- ML8511 Ultra violet sensor
- BMP180 Temperature and pressure sensors
Once we have the sensons, we need to connect it reliably to the Internet. But now, wireless connectivity is central to the success of the IoT Here Sigfox opens the door to connectivity to inaccessible areas for other technologies such as 3 / 4G, GSM or Wifi. It uses a free frequency band that in Europe is 868 MHz and in the United States it is 915 MHz. It is a narrow band connection that allows very low energy consumption. The transmission limits are 140 messages per day of no more than 24 bytes. If we divide the 140 messages between 24 hours a day, we have to send a message every 10.2 minutes. This is an example of a sent frame:
Frame: 4b594e40|0e|00fa|314204740Decoded values: 3.2242|14|1018|3.111333 Battery|Temperature|Presure|UV
Additionally, it offers a localization service based on a proprietary probabilistic calculation of the most probable location of the device. This approach allows for the first release of the service to have an accuracy in km (between 1km and 10km for 80% of devices) depending on the base station density where the device is located. This accuracy will be improved through further releases thanks to machine learning.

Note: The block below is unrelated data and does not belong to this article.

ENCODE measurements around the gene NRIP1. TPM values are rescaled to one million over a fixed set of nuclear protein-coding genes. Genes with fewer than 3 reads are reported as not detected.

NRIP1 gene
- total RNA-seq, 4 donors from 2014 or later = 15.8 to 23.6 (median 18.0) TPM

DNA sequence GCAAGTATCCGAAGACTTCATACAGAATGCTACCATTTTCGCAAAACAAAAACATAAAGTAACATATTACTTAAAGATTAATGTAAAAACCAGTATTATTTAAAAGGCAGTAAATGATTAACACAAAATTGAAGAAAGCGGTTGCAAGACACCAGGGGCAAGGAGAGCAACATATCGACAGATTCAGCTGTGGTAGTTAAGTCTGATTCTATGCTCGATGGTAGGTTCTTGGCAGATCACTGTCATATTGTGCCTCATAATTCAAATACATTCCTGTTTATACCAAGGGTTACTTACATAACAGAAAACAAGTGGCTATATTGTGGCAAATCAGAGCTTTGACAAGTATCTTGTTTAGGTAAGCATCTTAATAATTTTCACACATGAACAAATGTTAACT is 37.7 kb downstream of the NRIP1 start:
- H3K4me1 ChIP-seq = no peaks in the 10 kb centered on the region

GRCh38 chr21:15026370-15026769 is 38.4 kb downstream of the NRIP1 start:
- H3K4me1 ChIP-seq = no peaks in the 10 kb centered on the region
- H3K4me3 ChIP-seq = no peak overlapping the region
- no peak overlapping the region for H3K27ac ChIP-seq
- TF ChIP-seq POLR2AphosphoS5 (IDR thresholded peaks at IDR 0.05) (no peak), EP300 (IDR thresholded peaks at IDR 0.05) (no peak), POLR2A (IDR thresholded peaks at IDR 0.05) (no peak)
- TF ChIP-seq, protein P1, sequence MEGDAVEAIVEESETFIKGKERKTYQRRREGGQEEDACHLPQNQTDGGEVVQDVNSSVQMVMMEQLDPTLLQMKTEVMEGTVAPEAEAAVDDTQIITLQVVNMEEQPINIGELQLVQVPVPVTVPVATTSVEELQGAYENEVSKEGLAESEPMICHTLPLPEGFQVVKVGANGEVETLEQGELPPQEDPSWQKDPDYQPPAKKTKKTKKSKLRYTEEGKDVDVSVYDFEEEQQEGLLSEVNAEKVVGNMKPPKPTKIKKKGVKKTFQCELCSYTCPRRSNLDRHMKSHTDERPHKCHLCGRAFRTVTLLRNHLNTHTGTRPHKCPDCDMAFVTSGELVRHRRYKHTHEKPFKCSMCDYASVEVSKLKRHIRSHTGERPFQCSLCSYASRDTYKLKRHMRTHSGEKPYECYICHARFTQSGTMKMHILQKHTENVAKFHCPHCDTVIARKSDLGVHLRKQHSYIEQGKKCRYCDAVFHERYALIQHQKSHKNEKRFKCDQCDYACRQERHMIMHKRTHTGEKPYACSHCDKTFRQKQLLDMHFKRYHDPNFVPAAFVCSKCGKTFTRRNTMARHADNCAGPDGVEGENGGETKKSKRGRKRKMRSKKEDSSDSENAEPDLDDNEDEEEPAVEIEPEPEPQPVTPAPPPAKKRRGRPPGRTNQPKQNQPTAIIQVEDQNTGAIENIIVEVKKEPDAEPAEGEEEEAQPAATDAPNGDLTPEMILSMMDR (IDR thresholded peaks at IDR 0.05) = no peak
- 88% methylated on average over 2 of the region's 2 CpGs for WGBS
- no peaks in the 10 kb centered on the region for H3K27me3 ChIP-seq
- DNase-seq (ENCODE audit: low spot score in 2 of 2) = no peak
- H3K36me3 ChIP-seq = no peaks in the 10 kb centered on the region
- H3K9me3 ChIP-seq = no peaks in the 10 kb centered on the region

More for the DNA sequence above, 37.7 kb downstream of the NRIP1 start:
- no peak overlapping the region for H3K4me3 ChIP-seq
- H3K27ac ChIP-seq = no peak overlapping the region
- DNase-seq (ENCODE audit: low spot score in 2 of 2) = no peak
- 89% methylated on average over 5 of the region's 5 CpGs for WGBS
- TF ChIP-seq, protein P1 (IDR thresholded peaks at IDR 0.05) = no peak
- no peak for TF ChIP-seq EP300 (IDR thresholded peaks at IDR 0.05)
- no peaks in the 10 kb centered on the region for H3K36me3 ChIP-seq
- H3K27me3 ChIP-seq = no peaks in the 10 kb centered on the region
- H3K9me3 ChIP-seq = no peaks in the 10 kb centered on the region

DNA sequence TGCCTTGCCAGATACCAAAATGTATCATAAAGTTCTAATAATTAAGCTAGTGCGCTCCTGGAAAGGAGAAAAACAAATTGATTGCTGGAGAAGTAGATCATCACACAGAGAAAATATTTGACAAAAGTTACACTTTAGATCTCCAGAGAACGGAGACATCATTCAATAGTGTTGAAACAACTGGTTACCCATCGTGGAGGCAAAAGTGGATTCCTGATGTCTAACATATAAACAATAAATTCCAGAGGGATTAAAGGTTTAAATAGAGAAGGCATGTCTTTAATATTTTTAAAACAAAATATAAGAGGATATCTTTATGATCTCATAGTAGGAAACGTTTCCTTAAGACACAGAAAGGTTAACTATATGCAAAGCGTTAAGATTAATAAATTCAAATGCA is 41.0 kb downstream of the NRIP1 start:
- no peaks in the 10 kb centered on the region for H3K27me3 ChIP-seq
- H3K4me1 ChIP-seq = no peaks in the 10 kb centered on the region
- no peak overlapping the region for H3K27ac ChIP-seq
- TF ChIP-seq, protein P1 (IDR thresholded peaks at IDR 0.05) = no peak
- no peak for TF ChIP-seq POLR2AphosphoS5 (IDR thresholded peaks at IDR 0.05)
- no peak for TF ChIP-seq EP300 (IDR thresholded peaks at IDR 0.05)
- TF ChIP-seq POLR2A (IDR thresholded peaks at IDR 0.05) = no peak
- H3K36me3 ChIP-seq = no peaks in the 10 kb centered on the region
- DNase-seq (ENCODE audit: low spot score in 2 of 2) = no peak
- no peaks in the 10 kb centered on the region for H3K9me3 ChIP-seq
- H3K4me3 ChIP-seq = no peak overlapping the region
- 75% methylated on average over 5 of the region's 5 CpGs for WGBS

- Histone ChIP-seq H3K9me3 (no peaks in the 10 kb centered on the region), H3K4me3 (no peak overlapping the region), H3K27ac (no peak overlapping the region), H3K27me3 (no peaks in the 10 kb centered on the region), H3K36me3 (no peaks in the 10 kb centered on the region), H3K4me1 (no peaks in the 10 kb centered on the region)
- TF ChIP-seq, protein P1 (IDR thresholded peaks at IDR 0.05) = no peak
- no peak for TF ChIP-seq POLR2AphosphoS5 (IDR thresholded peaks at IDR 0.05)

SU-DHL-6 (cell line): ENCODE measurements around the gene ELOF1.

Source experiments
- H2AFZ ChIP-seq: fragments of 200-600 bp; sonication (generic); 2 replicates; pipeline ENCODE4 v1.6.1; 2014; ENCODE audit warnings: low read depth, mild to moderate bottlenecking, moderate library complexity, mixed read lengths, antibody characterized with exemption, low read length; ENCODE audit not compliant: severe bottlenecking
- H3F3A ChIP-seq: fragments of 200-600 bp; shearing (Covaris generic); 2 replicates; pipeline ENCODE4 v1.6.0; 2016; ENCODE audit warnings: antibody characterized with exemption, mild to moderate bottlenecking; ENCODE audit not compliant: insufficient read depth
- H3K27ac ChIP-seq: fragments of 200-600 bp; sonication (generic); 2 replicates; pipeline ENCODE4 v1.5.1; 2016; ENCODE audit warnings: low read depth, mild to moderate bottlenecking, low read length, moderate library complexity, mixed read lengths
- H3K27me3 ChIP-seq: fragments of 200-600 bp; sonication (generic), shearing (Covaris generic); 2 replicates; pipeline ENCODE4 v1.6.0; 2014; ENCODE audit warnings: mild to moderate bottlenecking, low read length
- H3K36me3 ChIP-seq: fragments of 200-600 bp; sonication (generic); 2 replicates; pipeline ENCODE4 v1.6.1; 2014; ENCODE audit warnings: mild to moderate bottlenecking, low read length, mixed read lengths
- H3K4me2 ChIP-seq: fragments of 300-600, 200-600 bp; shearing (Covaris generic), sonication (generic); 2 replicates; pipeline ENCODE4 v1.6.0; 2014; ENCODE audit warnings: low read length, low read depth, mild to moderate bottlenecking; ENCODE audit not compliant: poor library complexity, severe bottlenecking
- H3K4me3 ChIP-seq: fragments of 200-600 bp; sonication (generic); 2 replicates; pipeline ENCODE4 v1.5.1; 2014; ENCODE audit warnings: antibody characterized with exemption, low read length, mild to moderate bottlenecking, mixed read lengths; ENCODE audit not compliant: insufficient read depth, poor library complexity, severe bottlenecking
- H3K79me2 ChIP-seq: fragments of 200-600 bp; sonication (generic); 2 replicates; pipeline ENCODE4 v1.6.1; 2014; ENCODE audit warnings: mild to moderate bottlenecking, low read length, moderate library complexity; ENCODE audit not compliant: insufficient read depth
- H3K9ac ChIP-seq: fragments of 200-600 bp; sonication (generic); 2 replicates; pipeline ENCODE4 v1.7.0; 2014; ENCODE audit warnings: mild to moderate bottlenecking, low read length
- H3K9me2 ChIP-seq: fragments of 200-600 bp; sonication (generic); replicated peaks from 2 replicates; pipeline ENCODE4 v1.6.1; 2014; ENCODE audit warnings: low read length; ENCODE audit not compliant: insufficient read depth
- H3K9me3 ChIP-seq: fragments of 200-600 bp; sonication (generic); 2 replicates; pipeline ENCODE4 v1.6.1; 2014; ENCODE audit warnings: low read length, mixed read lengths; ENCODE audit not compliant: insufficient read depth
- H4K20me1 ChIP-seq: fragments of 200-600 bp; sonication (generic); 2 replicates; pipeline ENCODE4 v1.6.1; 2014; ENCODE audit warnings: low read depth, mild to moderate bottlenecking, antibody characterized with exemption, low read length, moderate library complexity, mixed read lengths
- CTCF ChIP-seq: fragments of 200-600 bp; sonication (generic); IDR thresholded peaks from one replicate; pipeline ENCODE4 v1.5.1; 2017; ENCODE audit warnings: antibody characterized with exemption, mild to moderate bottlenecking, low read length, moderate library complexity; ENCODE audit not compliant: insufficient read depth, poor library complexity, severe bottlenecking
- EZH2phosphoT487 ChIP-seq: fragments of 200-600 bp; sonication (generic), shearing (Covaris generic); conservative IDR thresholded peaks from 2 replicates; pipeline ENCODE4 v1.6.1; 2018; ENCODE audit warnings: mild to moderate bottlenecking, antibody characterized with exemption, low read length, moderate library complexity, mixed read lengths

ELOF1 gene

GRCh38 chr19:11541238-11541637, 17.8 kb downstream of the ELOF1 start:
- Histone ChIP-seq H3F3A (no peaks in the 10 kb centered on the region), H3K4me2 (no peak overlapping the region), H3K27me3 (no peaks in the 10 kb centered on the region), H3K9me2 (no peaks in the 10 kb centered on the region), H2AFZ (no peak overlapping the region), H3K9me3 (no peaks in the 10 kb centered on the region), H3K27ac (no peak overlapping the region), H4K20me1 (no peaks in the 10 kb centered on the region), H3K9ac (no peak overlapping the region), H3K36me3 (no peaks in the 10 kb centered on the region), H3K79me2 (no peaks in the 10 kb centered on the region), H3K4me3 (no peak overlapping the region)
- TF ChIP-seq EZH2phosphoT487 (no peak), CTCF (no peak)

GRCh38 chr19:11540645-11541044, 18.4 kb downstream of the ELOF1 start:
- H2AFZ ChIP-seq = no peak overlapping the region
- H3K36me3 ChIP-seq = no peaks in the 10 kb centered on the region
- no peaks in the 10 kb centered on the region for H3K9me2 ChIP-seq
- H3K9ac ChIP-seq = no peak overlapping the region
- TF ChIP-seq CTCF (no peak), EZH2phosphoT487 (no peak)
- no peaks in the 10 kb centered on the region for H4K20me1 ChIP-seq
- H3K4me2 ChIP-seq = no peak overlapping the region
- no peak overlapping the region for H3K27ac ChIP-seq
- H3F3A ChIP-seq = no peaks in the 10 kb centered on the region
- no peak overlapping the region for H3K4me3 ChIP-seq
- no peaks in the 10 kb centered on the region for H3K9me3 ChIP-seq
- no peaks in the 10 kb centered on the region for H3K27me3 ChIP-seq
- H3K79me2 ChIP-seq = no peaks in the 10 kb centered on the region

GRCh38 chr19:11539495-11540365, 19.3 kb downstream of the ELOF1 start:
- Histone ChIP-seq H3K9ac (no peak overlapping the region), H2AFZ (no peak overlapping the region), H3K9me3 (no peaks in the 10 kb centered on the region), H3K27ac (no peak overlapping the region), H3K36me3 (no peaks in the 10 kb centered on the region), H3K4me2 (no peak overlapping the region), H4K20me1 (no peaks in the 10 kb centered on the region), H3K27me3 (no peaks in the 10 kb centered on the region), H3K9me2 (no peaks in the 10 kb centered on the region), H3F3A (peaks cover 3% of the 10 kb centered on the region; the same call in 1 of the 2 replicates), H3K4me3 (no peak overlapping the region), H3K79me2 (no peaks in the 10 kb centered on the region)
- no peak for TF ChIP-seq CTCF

This is the global coverage of the sigfox network:
On my Christmas holidays I had the opportunity to try out the device in the different cities that I have visited: Madrid, Salamanca, Warsaw and Krakow. Also It was a few days above the level of 1000m in the Sierra de Tramuntana (Mallorca). All the information collected can be found at: (https://github.com/McOrts/MKRFOX1200_mobile-weather-station/tree/master/MKRFOX1200_mobile-weather-station_report-data)